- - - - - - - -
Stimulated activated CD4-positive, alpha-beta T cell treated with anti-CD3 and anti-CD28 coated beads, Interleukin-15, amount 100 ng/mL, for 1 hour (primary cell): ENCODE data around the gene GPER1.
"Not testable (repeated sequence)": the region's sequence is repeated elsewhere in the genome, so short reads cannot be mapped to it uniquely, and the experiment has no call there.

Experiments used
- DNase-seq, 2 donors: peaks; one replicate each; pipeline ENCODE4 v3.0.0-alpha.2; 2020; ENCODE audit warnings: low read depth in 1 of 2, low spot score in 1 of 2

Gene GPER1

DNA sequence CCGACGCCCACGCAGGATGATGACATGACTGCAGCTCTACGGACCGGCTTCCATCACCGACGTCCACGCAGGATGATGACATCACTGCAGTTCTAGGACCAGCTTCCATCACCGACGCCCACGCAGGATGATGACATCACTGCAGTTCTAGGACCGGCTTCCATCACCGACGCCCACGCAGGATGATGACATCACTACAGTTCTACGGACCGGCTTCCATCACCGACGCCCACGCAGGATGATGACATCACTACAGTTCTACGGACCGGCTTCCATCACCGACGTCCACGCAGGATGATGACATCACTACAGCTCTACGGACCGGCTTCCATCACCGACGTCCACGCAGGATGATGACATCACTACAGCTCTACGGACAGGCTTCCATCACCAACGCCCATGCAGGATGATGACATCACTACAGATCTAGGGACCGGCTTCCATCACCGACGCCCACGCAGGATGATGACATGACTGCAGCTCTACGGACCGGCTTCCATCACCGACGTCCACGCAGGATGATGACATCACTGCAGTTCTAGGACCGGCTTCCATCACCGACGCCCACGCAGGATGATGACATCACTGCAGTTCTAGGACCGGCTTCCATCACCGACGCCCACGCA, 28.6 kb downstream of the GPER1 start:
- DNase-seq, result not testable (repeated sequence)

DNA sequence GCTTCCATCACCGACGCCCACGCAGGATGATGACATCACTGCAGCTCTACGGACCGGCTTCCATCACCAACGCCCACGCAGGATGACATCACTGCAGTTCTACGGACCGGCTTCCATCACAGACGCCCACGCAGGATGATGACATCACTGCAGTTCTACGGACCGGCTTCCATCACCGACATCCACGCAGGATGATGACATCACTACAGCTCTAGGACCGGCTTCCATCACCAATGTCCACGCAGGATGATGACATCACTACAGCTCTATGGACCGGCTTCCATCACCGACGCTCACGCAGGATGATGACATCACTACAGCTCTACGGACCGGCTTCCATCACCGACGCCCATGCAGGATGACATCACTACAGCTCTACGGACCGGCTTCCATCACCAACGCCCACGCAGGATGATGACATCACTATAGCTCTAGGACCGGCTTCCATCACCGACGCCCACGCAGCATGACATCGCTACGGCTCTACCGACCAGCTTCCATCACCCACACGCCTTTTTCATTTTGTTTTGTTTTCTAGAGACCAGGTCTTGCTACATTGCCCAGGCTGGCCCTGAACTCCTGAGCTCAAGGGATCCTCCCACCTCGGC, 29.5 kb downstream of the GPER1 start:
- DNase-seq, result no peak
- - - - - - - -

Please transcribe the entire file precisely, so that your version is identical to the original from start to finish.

Stimulated activated CD4-positive, alpha-beta T cell treated with anti-CD3 and anti-CD28 coated beads, Interleukin-15, amount 100 ng/mL, for 1 hour (primary cell): ENCODE data around the gene GPER1.
"Not testable (repeated sequence)": the region's sequence is repeated elsewhere in the genome, so short reads cannot be mapped to it uniquely, and the experiment has no call there.

Experiments used
- DNase-seq, 2 donors: peaks; one replicate each; pipeline ENCODE4 v3.0.0-alpha.2; 2020; ENCODE audit warnings: low read depth in 1 of 2, low spot score in 1 of 2

Gene GPER1

DNA sequence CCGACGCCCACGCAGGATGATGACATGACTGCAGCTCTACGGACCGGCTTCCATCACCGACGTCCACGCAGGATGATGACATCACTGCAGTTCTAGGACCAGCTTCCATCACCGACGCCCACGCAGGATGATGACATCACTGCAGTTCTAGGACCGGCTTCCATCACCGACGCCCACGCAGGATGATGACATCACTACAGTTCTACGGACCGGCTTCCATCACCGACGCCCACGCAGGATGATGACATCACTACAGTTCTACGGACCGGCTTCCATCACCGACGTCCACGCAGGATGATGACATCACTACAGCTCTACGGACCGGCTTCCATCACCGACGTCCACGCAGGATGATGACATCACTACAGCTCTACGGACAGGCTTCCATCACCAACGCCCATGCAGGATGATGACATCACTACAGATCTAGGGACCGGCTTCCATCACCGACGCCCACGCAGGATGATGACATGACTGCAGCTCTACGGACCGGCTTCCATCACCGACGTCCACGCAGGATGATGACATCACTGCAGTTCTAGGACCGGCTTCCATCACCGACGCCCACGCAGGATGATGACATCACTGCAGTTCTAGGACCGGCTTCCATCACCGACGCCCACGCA, 28.6 kb downstream of the GPER1 start:
- DNase-seq, result not testable (repeated sequence)

DNA sequence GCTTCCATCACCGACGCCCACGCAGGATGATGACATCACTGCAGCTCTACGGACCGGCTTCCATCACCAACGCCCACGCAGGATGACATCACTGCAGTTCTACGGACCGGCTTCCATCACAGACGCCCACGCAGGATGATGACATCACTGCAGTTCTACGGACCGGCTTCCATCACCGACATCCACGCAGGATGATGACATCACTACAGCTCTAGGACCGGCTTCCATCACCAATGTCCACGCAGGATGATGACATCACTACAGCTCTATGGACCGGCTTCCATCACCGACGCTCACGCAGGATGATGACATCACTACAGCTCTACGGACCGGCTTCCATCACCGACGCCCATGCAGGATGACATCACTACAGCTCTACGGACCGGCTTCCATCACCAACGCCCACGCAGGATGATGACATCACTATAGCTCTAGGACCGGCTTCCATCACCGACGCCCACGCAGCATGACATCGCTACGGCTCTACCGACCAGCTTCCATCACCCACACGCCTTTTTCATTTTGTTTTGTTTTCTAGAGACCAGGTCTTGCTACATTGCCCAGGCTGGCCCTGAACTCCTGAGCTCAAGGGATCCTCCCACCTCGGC, 29.5 kb downstream of the GPER1 start:
- DNase-seq, result no peak